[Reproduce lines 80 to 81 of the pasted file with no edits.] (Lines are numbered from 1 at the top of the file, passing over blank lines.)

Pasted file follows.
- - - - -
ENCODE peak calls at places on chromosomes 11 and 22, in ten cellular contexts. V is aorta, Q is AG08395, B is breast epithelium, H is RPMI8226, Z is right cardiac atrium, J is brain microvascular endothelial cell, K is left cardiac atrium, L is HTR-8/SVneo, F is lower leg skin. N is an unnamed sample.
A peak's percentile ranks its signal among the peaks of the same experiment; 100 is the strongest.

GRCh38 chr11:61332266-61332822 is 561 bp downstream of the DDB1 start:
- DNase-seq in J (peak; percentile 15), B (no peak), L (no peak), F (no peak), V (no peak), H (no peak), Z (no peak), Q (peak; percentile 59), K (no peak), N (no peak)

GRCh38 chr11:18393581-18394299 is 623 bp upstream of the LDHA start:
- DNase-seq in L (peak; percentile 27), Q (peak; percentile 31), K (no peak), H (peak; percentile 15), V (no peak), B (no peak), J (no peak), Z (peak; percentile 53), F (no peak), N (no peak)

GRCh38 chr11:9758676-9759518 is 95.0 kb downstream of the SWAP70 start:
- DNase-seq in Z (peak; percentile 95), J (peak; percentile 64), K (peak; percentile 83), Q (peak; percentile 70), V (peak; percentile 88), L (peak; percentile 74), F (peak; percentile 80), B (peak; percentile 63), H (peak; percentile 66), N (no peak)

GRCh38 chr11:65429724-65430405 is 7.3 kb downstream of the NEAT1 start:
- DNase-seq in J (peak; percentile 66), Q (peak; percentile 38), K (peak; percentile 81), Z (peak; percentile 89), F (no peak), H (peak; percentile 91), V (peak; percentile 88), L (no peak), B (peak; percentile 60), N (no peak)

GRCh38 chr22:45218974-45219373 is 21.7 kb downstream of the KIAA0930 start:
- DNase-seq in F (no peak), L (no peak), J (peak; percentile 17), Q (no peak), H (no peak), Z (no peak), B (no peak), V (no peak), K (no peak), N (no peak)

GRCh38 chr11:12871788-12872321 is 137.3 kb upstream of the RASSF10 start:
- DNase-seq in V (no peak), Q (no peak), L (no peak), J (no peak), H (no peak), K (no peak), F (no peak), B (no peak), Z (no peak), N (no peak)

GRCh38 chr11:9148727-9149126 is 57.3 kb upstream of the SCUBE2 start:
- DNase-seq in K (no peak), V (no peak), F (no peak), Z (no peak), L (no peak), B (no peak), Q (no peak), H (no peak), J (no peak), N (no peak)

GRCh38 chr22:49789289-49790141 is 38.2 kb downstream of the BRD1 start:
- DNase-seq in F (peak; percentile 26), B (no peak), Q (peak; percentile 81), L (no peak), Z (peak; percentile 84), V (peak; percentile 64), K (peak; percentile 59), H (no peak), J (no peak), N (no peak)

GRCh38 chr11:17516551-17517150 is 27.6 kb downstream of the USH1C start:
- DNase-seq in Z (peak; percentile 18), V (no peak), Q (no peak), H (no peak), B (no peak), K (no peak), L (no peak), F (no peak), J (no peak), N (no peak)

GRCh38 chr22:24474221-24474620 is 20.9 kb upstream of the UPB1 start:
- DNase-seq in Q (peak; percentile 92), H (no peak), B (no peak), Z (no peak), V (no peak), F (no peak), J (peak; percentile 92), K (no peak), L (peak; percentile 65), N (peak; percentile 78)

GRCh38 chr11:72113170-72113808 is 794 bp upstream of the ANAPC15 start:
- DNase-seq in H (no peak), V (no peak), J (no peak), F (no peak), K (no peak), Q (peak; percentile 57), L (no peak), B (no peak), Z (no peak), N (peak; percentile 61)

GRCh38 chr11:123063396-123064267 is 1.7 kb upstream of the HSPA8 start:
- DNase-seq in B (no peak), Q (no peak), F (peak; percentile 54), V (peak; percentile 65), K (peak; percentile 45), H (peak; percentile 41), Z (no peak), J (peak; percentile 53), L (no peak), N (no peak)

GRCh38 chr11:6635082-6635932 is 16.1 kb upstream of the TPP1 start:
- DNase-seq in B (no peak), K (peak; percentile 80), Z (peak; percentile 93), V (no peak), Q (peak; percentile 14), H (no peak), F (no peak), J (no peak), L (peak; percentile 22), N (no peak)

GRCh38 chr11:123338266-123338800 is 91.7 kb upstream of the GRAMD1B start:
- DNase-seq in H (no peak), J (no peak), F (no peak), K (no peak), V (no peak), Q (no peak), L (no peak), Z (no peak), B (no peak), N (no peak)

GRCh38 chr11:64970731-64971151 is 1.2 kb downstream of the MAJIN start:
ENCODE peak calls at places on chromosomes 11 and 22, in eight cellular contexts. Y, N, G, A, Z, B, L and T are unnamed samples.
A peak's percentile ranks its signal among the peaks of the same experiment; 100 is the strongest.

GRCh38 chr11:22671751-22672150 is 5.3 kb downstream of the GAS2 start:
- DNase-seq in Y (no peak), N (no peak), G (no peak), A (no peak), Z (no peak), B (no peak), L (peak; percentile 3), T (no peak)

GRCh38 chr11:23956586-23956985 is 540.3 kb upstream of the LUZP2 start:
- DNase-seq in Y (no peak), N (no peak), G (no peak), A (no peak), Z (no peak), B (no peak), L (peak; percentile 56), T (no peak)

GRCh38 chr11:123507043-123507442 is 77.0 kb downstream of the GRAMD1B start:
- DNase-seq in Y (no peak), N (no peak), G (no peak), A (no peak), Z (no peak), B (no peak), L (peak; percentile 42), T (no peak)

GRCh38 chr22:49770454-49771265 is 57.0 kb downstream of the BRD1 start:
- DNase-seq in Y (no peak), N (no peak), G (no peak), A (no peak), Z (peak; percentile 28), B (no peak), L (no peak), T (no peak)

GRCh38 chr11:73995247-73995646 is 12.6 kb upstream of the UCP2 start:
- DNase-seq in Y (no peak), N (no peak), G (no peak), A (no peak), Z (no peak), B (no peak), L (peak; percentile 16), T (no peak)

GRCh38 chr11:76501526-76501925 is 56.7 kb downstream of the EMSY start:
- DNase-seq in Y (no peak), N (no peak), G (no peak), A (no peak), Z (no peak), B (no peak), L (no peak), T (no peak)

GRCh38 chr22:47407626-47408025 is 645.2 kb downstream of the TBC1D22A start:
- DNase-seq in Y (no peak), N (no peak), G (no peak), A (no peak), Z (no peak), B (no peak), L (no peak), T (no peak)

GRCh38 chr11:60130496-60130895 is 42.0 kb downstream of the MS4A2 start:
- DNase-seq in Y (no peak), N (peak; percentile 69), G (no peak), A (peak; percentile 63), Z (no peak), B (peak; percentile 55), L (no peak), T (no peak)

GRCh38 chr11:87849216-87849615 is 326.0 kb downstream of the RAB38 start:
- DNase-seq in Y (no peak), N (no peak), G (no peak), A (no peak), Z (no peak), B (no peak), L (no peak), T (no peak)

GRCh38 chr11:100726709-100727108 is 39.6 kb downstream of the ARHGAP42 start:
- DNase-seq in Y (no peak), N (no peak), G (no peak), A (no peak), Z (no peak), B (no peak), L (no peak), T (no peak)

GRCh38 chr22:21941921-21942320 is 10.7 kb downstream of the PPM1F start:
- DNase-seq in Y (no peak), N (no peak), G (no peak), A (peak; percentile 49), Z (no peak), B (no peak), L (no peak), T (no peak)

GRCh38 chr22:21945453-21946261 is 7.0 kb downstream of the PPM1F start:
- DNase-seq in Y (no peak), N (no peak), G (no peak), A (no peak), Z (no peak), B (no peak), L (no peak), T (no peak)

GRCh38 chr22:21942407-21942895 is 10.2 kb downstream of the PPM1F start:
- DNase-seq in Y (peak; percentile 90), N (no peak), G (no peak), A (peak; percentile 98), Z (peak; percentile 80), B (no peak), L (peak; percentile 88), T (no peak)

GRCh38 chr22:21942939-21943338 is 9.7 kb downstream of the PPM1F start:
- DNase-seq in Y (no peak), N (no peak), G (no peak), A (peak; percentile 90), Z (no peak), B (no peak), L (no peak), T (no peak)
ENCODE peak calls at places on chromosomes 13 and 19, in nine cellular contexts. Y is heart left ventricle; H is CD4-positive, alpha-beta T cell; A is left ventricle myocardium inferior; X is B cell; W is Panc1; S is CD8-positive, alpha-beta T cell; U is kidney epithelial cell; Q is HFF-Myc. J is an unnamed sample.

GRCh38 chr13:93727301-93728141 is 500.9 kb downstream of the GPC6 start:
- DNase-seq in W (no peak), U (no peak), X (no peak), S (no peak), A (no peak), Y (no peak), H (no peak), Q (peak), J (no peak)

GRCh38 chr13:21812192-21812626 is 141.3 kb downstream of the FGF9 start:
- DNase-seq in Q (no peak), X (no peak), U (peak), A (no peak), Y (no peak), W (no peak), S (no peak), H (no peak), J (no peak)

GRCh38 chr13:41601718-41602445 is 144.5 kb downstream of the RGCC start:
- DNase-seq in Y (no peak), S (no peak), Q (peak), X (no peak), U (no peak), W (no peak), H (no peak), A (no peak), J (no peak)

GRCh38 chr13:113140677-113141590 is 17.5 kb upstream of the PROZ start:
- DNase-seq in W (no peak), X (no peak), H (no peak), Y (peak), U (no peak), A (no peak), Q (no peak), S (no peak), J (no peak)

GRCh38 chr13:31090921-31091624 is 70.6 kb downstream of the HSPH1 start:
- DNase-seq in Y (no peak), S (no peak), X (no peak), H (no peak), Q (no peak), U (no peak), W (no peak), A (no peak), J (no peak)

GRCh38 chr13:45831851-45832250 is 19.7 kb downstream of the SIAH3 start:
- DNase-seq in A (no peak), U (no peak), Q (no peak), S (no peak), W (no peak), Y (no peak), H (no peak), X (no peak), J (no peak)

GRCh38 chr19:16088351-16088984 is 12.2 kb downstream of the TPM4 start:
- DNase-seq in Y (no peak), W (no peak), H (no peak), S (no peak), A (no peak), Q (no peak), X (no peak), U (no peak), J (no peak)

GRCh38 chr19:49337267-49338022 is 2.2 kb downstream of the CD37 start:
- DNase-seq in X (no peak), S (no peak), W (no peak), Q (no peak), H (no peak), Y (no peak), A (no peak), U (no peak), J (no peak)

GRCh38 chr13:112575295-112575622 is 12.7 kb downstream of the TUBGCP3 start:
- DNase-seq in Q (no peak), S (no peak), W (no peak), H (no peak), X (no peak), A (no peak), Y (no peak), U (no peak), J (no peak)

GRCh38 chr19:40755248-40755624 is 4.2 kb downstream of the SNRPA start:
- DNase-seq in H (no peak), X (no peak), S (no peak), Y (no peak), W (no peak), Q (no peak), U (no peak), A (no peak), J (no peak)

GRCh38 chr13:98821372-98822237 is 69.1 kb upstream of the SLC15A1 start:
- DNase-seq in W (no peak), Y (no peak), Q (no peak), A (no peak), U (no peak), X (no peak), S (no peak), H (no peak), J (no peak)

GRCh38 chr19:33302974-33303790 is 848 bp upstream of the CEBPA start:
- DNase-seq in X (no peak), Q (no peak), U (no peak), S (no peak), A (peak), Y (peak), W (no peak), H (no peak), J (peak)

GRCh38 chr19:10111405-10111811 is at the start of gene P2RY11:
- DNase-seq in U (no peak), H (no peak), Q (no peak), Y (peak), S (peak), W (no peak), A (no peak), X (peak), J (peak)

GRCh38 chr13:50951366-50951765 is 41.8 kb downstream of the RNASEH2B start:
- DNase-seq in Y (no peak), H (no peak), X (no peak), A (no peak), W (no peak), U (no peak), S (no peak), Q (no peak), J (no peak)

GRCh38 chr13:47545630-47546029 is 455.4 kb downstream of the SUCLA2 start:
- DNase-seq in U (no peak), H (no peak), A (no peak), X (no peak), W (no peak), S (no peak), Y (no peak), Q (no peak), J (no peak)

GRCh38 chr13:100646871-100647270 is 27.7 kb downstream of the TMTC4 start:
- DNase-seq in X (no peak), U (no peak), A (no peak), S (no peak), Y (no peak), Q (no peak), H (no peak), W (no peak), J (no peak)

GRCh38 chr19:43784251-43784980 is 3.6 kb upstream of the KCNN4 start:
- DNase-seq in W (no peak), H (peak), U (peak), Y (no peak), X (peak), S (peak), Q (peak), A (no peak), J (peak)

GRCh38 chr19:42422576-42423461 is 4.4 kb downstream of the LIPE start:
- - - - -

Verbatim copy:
- DNase-seq in Q (no peak), S (no peak), W (no peak), H (no peak), X (no peak), A (no peak), Y (no peak), U (no peak), J (no peak)

GRCh38 chr19:40755248-40755624 is 4.2 kb downstream of the SNRPA start: